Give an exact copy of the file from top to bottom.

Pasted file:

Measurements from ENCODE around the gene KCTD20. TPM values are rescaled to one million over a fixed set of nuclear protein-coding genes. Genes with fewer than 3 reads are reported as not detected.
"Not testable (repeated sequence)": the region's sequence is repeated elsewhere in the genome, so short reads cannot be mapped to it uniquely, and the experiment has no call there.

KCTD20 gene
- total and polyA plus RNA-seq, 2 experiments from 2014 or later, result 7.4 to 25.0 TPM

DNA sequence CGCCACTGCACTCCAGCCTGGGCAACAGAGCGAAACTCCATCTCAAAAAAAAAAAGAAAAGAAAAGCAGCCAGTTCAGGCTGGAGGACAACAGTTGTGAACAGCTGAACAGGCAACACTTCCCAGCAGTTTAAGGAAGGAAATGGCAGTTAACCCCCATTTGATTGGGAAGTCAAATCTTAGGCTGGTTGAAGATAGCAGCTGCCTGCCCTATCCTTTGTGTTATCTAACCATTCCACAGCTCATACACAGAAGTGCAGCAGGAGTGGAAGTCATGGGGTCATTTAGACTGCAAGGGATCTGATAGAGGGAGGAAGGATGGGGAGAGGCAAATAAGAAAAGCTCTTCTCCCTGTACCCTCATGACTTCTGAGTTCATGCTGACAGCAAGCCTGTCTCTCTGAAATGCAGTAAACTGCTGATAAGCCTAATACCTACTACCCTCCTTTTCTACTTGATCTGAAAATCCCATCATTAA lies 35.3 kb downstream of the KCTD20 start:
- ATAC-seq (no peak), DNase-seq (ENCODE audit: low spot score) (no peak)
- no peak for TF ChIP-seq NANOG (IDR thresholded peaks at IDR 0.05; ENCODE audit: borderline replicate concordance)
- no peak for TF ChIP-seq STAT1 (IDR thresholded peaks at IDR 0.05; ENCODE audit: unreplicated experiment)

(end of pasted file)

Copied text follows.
Measurements from ENCODE around the gene KCTD20. TPM values are rescaled to one million over a fixed set of nuclear protein-coding genes. Genes with fewer than 3 reads are reported as not detected.
"Not testable (repeated sequence)": the region's sequence is repeated elsewhere in the genome, so short reads cannot be mapped to it uniquely, and the experiment has no call there.

KCTD20 gene
- total and polyA plus RNA-seq, 2 experiments from 2014 or later, result 7.4 to 25.0 TPM

DNA sequence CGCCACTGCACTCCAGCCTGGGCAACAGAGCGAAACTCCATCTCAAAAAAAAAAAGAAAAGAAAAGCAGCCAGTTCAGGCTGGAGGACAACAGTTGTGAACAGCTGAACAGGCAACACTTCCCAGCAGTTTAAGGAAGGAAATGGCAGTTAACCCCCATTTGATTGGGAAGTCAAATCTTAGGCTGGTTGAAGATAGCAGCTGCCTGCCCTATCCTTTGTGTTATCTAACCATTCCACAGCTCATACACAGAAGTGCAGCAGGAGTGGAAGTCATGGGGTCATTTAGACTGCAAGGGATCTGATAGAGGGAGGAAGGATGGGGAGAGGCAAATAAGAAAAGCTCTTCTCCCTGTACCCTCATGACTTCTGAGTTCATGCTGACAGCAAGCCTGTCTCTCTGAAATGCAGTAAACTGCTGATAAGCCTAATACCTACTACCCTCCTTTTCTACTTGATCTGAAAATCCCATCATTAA lies 35.3 kb downstream of the KCTD20 start:
- ATAC-seq (no peak), DNase-seq (ENCODE audit: low spot score) (no peak)
- no peak for TF ChIP-seq NANOG (IDR thresholded peaks at IDR 0.05; ENCODE audit: borderline replicate concordance)
- no peak for TF ChIP-seq STAT1 (IDR thresholded peaks at IDR 0.05; ENCODE audit: unreplicated experiment)